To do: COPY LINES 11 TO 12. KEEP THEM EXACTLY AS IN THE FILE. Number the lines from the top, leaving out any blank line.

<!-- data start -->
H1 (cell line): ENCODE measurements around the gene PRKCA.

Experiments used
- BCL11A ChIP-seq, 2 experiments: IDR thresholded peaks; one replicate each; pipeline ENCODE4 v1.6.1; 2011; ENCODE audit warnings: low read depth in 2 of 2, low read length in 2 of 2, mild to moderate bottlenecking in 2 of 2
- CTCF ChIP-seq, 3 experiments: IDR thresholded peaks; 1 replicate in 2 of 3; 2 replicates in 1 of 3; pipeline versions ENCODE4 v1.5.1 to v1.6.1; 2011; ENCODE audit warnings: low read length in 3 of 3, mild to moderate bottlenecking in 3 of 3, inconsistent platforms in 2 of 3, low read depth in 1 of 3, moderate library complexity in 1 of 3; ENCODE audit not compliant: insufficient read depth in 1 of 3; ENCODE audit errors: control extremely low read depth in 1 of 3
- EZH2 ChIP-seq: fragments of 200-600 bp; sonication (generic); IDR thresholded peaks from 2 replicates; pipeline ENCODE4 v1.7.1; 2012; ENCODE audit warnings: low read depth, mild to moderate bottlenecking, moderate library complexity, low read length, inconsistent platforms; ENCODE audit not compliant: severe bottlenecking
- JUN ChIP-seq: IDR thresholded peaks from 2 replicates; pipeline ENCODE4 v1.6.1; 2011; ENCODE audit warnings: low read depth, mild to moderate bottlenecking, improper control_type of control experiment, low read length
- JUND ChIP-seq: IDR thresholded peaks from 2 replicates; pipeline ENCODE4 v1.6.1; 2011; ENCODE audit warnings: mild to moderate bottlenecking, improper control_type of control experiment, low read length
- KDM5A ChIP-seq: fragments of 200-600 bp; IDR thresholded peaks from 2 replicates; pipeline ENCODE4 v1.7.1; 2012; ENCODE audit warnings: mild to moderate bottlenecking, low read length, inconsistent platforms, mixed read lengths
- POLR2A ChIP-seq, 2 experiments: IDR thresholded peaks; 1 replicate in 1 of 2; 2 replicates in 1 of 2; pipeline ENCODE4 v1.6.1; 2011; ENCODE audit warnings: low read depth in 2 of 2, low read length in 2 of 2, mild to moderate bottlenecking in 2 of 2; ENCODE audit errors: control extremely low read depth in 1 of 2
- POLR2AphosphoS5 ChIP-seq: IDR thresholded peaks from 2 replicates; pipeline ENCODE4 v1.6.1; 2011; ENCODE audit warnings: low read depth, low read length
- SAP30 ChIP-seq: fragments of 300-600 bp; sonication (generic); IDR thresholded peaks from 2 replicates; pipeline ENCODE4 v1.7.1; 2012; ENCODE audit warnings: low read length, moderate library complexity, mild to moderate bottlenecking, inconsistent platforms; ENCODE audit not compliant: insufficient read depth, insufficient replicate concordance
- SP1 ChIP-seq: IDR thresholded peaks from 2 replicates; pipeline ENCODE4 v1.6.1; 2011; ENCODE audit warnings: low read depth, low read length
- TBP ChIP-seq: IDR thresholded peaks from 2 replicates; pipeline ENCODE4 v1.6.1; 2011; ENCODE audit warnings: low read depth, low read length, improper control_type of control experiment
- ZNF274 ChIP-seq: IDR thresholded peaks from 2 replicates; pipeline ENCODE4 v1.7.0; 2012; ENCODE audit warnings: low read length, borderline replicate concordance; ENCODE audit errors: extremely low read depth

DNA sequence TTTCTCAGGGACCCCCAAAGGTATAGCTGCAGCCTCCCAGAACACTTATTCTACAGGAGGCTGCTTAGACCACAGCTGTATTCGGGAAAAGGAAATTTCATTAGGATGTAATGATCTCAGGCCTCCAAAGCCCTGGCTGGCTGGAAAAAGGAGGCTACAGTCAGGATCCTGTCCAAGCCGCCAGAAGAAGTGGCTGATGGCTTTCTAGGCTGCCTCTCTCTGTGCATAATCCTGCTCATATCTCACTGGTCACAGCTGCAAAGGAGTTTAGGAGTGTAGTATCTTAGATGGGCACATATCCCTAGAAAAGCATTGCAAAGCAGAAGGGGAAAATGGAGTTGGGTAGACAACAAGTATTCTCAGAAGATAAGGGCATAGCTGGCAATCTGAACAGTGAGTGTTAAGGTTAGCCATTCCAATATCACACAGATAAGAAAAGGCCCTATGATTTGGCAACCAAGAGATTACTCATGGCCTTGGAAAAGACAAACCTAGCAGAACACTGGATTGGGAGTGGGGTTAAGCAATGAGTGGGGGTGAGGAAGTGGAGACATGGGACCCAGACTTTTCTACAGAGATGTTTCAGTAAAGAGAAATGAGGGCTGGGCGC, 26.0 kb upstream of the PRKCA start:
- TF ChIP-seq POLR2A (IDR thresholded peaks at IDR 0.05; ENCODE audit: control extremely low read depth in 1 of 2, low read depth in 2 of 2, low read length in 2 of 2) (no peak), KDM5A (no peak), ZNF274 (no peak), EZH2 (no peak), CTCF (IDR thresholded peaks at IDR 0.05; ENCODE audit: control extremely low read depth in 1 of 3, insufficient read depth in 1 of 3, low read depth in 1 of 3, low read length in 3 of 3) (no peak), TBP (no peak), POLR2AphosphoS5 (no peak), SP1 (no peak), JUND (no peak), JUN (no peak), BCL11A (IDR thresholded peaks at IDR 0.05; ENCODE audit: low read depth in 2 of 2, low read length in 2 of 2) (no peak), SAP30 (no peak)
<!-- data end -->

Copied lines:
- SAP30 ChIP-seq: fragments of 300-600 bp; sonication (generic); IDR thresholded peaks from 2 replicates; pipeline ENCODE4 v1.7.1; 2012; ENCODE audit warnings: low read length, moderate library complexity, mild to moderate bottlenecking, inconsistent platforms; ENCODE audit not compliant: insufficient read depth, insufficient replicate concordance
- SP1 ChIP-seq: IDR thresholded peaks from 2 replicates; pipeline ENCODE4 v1.6.1; 2011; ENCODE audit warnings: low read depth, low read length